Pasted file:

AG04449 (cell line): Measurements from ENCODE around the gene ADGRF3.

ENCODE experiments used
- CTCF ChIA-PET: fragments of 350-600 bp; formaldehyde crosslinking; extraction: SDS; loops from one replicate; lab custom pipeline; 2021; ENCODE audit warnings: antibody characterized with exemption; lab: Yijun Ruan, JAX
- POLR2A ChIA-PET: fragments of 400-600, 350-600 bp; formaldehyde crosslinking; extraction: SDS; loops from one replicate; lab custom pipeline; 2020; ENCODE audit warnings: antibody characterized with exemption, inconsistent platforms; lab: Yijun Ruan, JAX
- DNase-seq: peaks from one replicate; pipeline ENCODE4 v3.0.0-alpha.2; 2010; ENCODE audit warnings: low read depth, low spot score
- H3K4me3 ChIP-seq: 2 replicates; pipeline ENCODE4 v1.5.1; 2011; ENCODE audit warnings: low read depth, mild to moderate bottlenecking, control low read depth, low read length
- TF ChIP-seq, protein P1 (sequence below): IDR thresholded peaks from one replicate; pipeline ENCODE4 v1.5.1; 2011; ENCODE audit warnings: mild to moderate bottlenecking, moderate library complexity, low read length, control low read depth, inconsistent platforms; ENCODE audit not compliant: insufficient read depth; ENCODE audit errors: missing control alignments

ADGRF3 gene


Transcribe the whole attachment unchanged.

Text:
AG04449 (cell line): Measurements from ENCODE around the gene ADGRF3.

ENCODE experiments used
- CTCF ChIA-PET: fragments of 350-600 bp; formaldehyde crosslinking; extraction: SDS; loops from one replicate; lab custom pipeline; 2021; ENCODE audit warnings: antibody characterized with exemption; lab: Yijun Ruan, JAX
- POLR2A ChIA-PET: fragments of 400-600, 350-600 bp; formaldehyde crosslinking; extraction: SDS; loops from one replicate; lab custom pipeline; 2020; ENCODE audit warnings: antibody characterized with exemption, inconsistent platforms; lab: Yijun Ruan, JAX
- DNase-seq: peaks from one replicate; pipeline ENCODE4 v3.0.0-alpha.2; 2010; ENCODE audit warnings: low read depth, low spot score
- H3K4me3 ChIP-seq: 2 replicates; pipeline ENCODE4 v1.5.1; 2011; ENCODE audit warnings: low read depth, mild to moderate bottlenecking, control low read depth, low read length
- TF ChIP-seq, protein P1 (sequence below): IDR thresholded peaks from one replicate; pipeline ENCODE4 v1.5.1; 2011; ENCODE audit warnings: mild to moderate bottlenecking, moderate library complexity, low read length, control low read depth, inconsistent platforms; ENCODE audit not compliant: insufficient read depth; ENCODE audit errors: missing control alignments

ADGRF3 gene